Read the news coverage and op-eds about our Shared Parenting Report Card at the links below:
August 28, 2019 by Ginger Gentile, Deputy Executive Director
The Supreme Court of Mexico has struck down as unconstitutional a provision in the capital’s law that has automatically given to mothers child custody of children under the age of 12 (KVOA, 11/21/19). That is, up to now, every child under the age of 12 in the country’s federal district, risked losing its precious relationship with its father when the adults split up. That was the district’s version of the Tender Years Doctrine that’s been abandoned by most countries in the Western world, Israel being one notable exception.
Mexico City, that makes up most of the federal district, has a population of almost 22 million people, so the change affects a large proportion of the country.
The Supreme Court found Thursday that the rule governing custody of kids under 12 years old is unconstitutional for making a distinction on gender.
The ruling is based on the principle of equality and the higher interest of minors. It says the unconstitutional language violates the latter by taking away judges’ discretion to consider the individual circumstances of each case to determine which parent is best equipped to care for a child’s needs.
Therefore, children’s best interests were deemed by the court to have been compromised by the previous law because, after all, in many instances, Mom’s not the better parent. But up to now, judges had no discretion to give custody to Dad.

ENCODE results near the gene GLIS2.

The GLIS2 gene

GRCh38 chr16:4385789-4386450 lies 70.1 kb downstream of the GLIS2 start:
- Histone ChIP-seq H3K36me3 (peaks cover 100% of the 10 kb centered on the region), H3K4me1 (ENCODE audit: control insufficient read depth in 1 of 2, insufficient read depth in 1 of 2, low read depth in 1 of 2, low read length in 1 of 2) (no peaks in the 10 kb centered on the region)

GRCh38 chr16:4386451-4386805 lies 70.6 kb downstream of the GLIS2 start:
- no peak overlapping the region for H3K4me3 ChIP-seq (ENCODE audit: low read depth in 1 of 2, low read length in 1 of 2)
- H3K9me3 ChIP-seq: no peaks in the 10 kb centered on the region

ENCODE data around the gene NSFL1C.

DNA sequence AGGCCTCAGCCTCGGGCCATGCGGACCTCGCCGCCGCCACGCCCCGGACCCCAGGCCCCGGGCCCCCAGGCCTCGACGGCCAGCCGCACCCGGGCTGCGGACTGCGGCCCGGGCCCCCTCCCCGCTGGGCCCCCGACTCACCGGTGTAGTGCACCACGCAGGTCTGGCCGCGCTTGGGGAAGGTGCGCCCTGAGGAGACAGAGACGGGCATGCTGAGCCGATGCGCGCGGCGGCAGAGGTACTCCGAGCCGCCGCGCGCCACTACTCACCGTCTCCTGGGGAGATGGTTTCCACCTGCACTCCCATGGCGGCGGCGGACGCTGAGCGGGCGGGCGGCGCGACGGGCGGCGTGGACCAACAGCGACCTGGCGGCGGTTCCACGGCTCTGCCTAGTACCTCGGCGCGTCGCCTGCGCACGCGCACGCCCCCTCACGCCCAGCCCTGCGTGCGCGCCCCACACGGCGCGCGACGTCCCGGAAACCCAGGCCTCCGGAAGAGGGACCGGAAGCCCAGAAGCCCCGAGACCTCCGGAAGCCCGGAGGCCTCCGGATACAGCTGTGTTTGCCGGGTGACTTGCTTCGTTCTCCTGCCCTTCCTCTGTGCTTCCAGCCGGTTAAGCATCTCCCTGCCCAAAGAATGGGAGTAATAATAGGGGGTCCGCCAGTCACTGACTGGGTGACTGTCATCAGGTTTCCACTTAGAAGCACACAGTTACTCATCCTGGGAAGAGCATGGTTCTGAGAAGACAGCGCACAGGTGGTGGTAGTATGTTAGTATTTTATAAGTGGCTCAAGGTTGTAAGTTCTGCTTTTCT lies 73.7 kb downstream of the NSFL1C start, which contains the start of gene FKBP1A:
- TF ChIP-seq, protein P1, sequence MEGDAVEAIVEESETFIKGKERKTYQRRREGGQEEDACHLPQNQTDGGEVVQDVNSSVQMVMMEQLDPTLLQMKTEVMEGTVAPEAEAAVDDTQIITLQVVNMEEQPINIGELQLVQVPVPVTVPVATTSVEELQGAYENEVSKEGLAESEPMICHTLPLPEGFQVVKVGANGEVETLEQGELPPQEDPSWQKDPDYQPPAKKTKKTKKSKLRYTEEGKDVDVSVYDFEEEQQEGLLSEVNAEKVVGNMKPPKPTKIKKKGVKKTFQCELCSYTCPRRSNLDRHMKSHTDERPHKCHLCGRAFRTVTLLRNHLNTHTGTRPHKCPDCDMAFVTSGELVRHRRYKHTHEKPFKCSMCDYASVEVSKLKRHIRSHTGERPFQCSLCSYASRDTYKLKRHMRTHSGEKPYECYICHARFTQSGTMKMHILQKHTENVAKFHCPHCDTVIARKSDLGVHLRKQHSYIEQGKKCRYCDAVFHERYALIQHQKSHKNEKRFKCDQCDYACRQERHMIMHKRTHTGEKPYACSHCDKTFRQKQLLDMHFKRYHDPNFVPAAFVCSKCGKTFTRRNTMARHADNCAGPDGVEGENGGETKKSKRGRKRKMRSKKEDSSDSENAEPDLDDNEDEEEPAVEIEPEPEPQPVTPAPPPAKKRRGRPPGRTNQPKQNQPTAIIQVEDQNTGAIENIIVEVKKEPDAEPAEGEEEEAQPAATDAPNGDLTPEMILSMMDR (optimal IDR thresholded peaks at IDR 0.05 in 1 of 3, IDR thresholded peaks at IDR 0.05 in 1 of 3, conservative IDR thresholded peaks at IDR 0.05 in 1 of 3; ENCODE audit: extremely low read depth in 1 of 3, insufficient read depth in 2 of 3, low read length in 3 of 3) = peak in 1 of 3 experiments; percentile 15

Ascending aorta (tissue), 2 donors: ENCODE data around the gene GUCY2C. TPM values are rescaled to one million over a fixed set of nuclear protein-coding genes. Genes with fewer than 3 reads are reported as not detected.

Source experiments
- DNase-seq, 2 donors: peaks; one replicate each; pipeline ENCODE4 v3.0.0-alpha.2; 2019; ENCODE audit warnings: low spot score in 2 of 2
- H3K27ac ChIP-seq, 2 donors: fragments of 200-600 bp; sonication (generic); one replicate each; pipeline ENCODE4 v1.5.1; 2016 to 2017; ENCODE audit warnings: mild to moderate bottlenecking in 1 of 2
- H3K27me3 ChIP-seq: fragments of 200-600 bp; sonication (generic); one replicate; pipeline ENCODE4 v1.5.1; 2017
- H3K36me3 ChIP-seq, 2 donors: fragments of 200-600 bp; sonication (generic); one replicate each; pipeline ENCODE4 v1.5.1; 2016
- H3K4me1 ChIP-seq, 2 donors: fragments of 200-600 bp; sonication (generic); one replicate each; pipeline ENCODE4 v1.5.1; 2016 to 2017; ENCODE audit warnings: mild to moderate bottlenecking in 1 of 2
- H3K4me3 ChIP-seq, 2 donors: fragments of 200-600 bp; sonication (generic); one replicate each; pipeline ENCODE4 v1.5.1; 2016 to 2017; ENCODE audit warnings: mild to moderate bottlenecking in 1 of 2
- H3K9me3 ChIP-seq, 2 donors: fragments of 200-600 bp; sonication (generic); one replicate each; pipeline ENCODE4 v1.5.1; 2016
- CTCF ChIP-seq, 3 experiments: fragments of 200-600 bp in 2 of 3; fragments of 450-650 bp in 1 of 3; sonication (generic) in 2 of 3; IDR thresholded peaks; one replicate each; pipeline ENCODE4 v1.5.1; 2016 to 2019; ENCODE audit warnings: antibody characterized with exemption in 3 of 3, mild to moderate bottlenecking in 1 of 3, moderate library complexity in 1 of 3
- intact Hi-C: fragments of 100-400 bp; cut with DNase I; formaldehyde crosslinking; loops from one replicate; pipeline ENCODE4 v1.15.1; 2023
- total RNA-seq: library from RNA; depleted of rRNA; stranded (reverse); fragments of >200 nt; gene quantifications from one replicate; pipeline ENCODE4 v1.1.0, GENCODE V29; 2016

December 4, 2019 by Patrick Fraley
The Law of Inertia states that an object at rest tends to stay at rest, whereas an object in motion tends to stay in motion. Few things have more inertia than family courts, standing still for decades despite major changes in the world around them. Like most states, Arkansas has been working toward laws and practices that support joint custody, equal parental rights, and best outcomes for children. Since the 1970’s, laws have been passed to correct outdated theories and practices to bring family courts in line with public opinion and “best interest of the child.” Why is it taking so long? With each push the legislature has made to bring family law into the modern era, there has been an opposing reaction by the family law industry to keep the status quo.
Arkansas, like other states, used to include maternal preference in its custody laws. This was based on misguided theories like the Tender Years doctrine, alleging that young children needed to be raised by their mothers. As society changed, anti-discrimination ideas advanced, and Tender Years was dismissed, maternal preference was replaced with gender-neutral laws and the “best interest of the child” principle. In Arkansas, this occurred in 1979 with the passage of Act 278, stating the award of custody “be made without regard to the sex of the parent” but solely in the “best interest of the children.” However, the family law industry looked the other way and failed to change its practices. Custody continued to be almost universally given to mothers while fathers were turned into visitors paying child support. Joint custody - what we now know to be the best outcome for children - was almost nonexistent.
It wasn’t until over 20 years later that the Arkansas legislature stepped in to direct the courts toward joint custody. Act 92 of 2003 stated “In making an order for custody, the court may consider awarding joint custody of a child to the parents.” The goal was to have judges start treating joint custody as a viable option. How did they respond? The courts negated the new law with their own appellate case law. In 2006, Bailey v Bailey reversed a lower court order for joint custody on the grounds that joint custody was “disfavored” in the state, giving primary custody to the parent who didn’t want joint custody. Once again, the lawyers and judges held their ground despite the new law allowing joint custody and the mounting evidence behind it.